7. It’s been a really long time since I’ve read an article with so many factual errors. 10 year vesting? A safe harbor match of 3%? Is this author from the USA? The main point of the article, that 401(k) plans are not all the same, should be seen as a positive: employers have design flexibility, which will encourage more employers to set up plans and provide a higher level of benefits for employees.

  8. Ryan says:

    10 year vesting does still exist.. I work for the State Government and our retirement plan takes 10 years to get the employer contribution

    just FYI for all those saying that its illegal or doesnt exist anymore.

  9. PensionGeek says:

    I have no idea about governmental plans, such as mentioned by Ryan. Ryan, just so you know, governmental plans operate under vastly different rules than the 401(k) plans the writer discussed — which absoutely, positively do not allow more than a six-year graded schedule following passage of the Pension Protection Act last year.

  10. Teri says:

    Oh gosh I have been so busy I just saw this.

    Actually these are all things mostly I have seen, and I think I said in my first paragraph this stuff is greek to me. I try to shed some light on these things and I certainly appreciated the experienced people coming in to explain better/clarify, so thank you. 401(ks) are NOT my business I already said.

    “5 year cliff vesting schedule” – maybe I did not explain it well but I do not see anything illegal in my example – quite common. 10 years not legal – maybe – but I was just showing as an example to pay attention to the vest – thanks for the heads up.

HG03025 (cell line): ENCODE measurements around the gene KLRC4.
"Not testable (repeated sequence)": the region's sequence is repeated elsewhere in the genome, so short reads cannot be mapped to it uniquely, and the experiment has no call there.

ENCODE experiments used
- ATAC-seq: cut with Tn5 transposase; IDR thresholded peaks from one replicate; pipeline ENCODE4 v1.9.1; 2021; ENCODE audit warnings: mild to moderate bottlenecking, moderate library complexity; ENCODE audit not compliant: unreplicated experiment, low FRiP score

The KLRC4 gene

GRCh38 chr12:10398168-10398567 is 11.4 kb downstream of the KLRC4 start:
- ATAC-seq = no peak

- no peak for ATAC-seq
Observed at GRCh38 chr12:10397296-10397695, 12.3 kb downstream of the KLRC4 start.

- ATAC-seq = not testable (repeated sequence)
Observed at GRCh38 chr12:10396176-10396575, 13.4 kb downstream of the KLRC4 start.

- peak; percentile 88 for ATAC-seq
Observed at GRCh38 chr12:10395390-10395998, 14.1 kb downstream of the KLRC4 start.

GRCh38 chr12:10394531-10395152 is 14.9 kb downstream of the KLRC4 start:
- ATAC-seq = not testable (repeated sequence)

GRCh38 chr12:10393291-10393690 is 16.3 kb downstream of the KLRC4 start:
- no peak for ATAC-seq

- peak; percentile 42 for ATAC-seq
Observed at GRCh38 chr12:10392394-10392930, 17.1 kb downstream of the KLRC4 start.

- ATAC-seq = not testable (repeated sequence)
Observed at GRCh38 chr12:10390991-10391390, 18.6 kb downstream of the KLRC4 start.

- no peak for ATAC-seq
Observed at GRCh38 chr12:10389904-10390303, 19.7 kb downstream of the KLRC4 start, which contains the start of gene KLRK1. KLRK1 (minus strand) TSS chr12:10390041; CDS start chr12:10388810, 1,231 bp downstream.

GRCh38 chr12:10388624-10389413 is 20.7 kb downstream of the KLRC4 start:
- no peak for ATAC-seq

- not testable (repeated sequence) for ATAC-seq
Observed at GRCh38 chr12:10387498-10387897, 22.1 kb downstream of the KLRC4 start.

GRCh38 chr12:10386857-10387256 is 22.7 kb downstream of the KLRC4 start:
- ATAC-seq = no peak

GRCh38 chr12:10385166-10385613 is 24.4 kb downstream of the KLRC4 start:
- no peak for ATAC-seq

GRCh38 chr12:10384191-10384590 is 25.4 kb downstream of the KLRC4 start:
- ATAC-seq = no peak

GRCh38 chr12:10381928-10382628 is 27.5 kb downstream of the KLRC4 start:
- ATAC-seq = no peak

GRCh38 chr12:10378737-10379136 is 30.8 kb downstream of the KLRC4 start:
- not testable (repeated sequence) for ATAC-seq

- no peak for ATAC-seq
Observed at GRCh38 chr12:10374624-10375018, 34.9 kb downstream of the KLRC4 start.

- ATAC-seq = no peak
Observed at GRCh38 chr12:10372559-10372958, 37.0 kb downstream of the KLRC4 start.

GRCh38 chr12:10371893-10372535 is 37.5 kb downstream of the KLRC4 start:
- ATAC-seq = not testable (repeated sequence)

I understand per-paycheck matching fine but from my experience it leads to errors and fixes later (mostly small business not equipped to deal with it). As accountants we clean up the mess after year-end. You employer can match you each paycheck, but doesn’t mean there won’t be some corrections after year-end (there may well be).

    Reading your Summary Pan Description is excellent advice.

    Entrance dates – Joyce – this is why this is greek to me. So I should have said January 3? My point is this can be an issue – waiting 6 months longer than you expected. But certainly thanks for the clarifications!

    Safe Harbor – I know this is not technically a “match” – it is an employer contribution so was just trying to make it easy to understand for average joe blow. I apologize for the wrong use of term. I think to joe blow average money from a boss is a “match” though obviously it is not matching anything you contribute specifically. Sorry for the confusion though. I regret using the term.